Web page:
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Qishloq Ovozi (Archive)

Russian forces have suffered thousands of casualties, according to most observers.

On March 27, a 26-year-old native of Kyrgyzstan was buried in the city of Kara-Balta. On March 25, a 19-year-old man, also a native of Kyrgyzstan, was buried in Issyk-Kul Province.

Both were killed in Ukraine, where they were part of the invading Russian Army.

On March 22, two natives of Tajikistan were buried in their homeland. Both were serving in the Russian military and were killed in Ukraine.

All had moved from their homelands and taken Russian citizenship.

There is also the recent report from The Moscow Times that Central Asian migrant laborers in Russia are being recruited by the Russian military for duty in Ukraine.

On this week's Majlis Podcast, RFE/RL's media-relations manager for South and Central Asia, Muhammad Tahir, moderates a discussion on how people from Central Asia are ending up as part of Russia's war in Ukraine, and the attempts to recruit migrant laborers from Central Asia as well.

This week's guests are: from Washington, Sher Khasimov, a freelance journalist from Tajikistan and co-author of The Moscow Times report; from Prague, Salimjon Aioub, director of RFE/RL's Tajik Service, known locally as Ozodi; Alisher Sydyk, director of RFE/RL's Uzbek Service, known locally as Ozodlik; and Central Asia analyst Bruce Pannier.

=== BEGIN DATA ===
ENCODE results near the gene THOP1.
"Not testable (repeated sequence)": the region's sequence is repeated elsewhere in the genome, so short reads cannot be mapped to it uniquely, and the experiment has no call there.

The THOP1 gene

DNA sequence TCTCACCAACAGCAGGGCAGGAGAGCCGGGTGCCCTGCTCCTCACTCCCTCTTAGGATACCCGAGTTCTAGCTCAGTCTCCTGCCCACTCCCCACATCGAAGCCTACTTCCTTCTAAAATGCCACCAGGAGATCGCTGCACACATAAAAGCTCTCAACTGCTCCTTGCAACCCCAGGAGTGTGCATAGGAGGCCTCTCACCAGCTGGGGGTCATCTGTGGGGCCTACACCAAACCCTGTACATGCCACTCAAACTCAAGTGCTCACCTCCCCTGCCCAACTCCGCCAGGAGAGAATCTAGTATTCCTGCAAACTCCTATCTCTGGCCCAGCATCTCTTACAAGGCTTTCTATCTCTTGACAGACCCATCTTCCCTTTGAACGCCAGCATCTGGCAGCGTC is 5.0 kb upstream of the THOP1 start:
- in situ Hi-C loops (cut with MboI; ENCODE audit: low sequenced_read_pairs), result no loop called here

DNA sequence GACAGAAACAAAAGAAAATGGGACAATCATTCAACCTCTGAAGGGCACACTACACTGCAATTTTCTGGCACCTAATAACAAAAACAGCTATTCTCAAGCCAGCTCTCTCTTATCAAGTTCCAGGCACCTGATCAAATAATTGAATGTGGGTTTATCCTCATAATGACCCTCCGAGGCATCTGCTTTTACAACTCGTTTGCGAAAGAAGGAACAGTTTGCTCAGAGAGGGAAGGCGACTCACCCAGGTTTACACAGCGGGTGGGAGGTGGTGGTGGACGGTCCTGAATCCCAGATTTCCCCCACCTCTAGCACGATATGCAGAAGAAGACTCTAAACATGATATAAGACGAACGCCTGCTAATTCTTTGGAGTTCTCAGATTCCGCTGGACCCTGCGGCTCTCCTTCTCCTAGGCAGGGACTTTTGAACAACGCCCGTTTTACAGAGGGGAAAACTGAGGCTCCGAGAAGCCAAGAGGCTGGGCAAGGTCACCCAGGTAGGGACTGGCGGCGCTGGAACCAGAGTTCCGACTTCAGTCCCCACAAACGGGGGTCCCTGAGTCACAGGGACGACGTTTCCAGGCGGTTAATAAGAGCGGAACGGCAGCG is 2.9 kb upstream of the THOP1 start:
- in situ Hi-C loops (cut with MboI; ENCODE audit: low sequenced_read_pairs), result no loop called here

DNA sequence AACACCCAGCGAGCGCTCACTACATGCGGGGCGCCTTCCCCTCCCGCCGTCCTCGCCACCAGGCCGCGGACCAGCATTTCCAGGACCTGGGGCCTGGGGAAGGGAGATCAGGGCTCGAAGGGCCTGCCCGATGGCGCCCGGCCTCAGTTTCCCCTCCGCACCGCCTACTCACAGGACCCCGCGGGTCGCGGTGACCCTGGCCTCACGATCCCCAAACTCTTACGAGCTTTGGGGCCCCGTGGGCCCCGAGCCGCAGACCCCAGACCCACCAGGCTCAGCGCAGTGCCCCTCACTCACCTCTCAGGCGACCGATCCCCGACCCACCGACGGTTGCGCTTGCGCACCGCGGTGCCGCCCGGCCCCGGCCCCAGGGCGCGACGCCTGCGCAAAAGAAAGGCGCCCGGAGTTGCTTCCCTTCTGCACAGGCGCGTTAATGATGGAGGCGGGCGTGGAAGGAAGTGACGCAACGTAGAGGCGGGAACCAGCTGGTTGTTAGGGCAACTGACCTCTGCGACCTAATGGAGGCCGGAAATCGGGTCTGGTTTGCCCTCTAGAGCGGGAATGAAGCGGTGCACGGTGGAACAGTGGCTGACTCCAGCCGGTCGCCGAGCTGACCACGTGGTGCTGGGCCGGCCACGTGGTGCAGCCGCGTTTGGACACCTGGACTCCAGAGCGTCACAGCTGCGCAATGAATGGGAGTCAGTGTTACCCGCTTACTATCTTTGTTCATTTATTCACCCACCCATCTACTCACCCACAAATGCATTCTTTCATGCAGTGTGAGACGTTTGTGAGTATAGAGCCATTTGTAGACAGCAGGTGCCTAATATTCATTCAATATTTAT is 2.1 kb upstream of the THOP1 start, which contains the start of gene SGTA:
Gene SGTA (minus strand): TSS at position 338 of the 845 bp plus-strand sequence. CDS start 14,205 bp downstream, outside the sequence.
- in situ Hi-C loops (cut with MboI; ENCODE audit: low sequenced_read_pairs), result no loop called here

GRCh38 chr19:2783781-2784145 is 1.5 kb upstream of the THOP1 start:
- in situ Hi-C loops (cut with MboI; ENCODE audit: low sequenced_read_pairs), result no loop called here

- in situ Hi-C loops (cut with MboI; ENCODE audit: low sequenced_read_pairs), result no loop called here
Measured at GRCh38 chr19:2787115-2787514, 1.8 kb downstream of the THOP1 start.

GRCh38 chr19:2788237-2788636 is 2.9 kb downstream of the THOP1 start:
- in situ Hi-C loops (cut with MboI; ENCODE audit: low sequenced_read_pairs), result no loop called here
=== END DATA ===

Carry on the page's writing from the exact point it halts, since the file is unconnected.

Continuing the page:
Central Asians On The Front Lines In Ukraine
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Listen to the podcast above or subscribe to the Majlis on iTunes or on Google Podcasts.

An anti-war protest in support of Ukraine in Almaty, Kazakhstan, on March 6.

Effects from Russia’s invasion of Ukraine are being felt in countries far from the scene of the conflict.

In the countries of Central Asia, which were once part of the Soviet Union along with Russia and Ukraine, the Kremlin’s military campaign is creating divisions among society.

Some support Russia. Some support Ukraine. Some are dissatisfied with their governments’ response to the conflict.

On this week's Majlis podcast, RFE/RL media-relations manager Muhammad Tahir moderates a discussion on how the Russian invasion of Ukraine is creating rifts in societies in Central Asia.

This week’s guests are: from Kyrgyzstan, Asel Doolotkeldieva, a senior lecturer at the OSCE Academy in Bishkek; originally from Kazakhstan but currently in Cyprus, Assel Tutumlu, a lecturer at the Department of International Relations and Political Science at the Near East University in Nicosia; from Prague, Khiromon Bakoeva, a senior journalist in RFE/RL’s Tajik Service, known locally as Radio Ozodi; and Central Asia analyst Bruce Pannier.

How Russia's Invasion Of Ukraine Is Dividing Societies In Central Asia
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Listen to the podcast above or subscribe to the Majlis on iTunes or on Google Podcasts.

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About This Blog

Qishloq Ovozi is a blog by RFE/RL Central Asia specialist Bruce Pannier that aims to look at the events that are shaping Central Asia and its respective countries, connect the dots to shed light on why those processes are occurring, and identify the agents of change.​

The name means "Village Voice" in Uzbek. But don't be fooled, Qishloq Ovozi is about all of Central Asia.


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